City officials are poised to put regulations on the motorized electric scooters that have been zipping around downtown over the past two weeks.
The hubbub over the dockless scooters started when Santa Monica, California-based Bird unexpectedly brought its service to Indianapolis on June 15, dropping off dozens of scooters on sidewalks downtown, in Irvington and along Massachusetts Avenue. The city’s department of Business and Neighborhood services quickly asked the company to suspend operations until the city could work out a regulatory structure, but Bird hasn't acted on the request.
Eight days later, a second scooter-rental company, San Mateo, California-based Lime (formerly LimeBike) began deploying scooters in Indianapolis.
Members of City-County Council's Public Works Committee plan to meet Thursday night to discuss and vote on a proposed regulatory plan for dockless scooter rentals. The vote would have to be followed by a full council approval.
Council Vice President Zach Adamson told IBJ on Wednesday that “the proposal that we hope to pass will focus on a couple of things: primarily the accountability of the operators, where they’re allowed to park these things, and the permitting and fee structures.”
The work in Indianapolis appears to be going smoother than in some other cities. In Nashville, Tennessee, the city impounded more than 400 Bird scooters last month, and Bird agreed to halt operations there until regulations are in place.
Adamson also said that he wanted potential scooter riders to know that “it is currently illegal for people to ride them on the cultural trail, on the Monon Trail, and on sidewalks” because it is illegal to drive motorized vehicles of any kind in those spaces.
Adamson said the proposal “will not change the current law.”
However, Adamson said people are free to ride the scooters in the street or in bike lanes.
The city did not model its proposed rules after those in any particular city, Adamson said. "What we did was we looked at some of the worst-case scenarios and crafted this to circumvent any of those awful situations.”
The rules for the most part would be “common sense,” he said, including that "you’re not obstructing the thoroughfare, you can’t block people getting out of cars, you can’t put them in places where it would block a handicap accessible ramp, you can’t block doorways.”
Council President Vop Osili, who had initially proposed banning all dockless bike share systems, said he wanted to have a “pilot phase to see how these roll.”
Osili also said he has a strong interest in making sure the new scooters “can benefit a broad swath of our city," not just downtown workers and tourists.
“I’d like to see their plans for how they roll them out to locations that have transportation and mobility challenges,” Osili said.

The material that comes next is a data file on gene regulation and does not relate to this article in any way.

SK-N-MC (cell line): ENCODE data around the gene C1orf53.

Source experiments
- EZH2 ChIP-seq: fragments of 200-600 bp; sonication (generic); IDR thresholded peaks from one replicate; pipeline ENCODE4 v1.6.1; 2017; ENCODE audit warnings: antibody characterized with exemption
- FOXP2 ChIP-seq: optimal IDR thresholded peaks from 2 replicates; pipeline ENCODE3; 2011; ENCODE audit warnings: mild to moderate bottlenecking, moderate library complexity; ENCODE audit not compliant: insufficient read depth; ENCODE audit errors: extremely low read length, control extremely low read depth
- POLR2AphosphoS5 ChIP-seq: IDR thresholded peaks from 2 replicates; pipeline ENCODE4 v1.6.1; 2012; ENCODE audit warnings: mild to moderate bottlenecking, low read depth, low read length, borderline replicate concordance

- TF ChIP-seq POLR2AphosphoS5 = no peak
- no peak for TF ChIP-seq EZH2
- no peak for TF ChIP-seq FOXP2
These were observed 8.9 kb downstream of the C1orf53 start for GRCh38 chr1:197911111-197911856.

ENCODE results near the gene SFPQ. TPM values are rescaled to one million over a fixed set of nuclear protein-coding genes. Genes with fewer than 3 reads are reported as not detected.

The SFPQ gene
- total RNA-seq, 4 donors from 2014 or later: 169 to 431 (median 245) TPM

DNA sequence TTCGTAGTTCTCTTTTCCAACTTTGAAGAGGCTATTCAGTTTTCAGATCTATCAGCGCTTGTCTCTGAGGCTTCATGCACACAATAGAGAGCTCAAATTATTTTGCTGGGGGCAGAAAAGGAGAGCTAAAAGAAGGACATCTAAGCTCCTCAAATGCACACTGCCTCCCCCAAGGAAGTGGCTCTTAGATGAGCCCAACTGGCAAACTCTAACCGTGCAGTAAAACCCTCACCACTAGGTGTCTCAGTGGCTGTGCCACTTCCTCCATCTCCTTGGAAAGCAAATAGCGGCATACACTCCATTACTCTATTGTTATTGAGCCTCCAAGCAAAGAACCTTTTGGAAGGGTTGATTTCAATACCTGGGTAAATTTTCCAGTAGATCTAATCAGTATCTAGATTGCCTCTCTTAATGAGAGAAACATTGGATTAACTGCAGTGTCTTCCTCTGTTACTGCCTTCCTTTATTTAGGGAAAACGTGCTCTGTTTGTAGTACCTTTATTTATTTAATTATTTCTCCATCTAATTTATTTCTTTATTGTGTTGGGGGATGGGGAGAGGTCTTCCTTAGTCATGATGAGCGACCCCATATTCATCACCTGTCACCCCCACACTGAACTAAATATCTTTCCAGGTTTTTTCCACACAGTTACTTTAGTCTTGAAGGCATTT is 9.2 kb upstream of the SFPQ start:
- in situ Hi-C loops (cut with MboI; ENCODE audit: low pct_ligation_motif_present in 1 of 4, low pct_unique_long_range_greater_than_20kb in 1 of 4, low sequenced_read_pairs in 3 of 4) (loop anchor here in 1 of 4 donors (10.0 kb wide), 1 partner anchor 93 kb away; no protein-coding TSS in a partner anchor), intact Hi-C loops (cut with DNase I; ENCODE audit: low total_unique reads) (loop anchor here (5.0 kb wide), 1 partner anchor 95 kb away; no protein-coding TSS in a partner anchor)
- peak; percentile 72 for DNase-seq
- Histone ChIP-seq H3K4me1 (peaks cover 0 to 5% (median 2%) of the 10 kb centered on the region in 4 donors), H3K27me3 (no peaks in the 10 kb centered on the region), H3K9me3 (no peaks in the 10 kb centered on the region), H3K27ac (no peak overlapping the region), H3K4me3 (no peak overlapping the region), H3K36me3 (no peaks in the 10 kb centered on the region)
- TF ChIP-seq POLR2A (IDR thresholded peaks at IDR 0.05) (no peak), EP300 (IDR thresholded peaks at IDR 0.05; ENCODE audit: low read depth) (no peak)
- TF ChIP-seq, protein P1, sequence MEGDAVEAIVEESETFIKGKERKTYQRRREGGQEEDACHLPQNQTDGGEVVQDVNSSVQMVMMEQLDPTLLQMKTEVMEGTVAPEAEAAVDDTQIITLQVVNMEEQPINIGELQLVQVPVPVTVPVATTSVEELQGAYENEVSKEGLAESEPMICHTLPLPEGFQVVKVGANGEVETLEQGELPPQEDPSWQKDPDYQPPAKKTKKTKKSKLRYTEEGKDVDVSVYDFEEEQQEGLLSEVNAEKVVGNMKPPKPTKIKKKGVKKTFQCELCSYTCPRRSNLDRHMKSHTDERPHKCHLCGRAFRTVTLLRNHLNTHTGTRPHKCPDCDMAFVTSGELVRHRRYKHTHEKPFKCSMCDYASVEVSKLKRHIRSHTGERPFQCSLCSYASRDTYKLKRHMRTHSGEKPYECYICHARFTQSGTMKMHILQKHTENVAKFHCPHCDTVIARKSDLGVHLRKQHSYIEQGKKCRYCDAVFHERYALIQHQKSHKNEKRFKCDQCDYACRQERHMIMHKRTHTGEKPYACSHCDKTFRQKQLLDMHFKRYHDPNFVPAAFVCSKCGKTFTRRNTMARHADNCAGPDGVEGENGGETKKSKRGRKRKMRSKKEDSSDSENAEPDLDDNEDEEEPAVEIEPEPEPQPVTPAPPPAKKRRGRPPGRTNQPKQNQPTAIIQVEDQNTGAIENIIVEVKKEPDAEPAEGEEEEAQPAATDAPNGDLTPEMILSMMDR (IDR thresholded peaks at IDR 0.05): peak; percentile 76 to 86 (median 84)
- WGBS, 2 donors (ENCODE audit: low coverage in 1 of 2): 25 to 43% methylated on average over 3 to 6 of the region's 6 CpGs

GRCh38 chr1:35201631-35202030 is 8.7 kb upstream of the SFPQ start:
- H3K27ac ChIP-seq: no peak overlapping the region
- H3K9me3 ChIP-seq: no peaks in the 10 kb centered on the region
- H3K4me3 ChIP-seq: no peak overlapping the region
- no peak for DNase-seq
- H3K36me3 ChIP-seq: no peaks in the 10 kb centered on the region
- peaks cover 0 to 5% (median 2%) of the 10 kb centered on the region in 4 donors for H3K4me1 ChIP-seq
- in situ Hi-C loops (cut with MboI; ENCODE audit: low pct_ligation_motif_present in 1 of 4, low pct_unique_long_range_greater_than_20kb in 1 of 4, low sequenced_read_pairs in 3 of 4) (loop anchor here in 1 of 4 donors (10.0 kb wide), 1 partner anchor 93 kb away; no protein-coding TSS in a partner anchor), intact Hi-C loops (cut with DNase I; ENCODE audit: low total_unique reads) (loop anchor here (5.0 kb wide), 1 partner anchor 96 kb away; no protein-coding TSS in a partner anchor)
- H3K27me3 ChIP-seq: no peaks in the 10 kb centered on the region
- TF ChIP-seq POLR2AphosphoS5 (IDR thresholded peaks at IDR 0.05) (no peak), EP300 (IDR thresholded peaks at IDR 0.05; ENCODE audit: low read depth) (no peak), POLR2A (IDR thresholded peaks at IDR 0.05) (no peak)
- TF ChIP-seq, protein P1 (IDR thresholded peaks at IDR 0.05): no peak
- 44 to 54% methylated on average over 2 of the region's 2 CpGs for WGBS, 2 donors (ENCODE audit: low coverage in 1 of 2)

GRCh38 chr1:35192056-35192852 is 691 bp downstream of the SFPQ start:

The scooter companies are expected to speak at Thursday’s meeting.
Bird spokesman Abraham White told IBJ last week that “we look forward to continuing to serve our new Indy riders as we work with city leaders to create regulatory framework that works best for the people of Indianapolis and helps them meet their goals.”
Maggie Gendron, director of strategic development for Lime, said the firm had been waiting to launch its service in Indianapolis while the city worked toward a permit process that would allow the company to operate, determine the best locations for the scooters and "put things into place like insurance and indemnification of the city.”
“We hope to still move forward with our idea of how we think it will both help the city and the companies stay sustainable,” Gendron said. "That’s what we will be talking to the city about, to continue to ask the city to move forward on a regulatory framework that can allow all of us to operate officially.”
Gendron said Lime was surprised when Bird started operating in Indianapolis—and quickly had to make a decision about whether to follow suit without a permit.
“We as a company have to decide: Are we going to let another company essentially operate in this space or are we going to participate?” Gendron said. “We made the decision that we really want to be part of Indy as well, and providing a mobility network for all residents is important to us.”
Asked about Osili’s priority that scooter companies operate in areas outside of downtown, Gendron said Lime was open to that possibility.
“Equity is really important to us,” Gendron said . “If the city as part of its regulations were to say, 'You have to equitably serve [neighborhoods],' we would wholeheartedly support that and figure out how to do that.”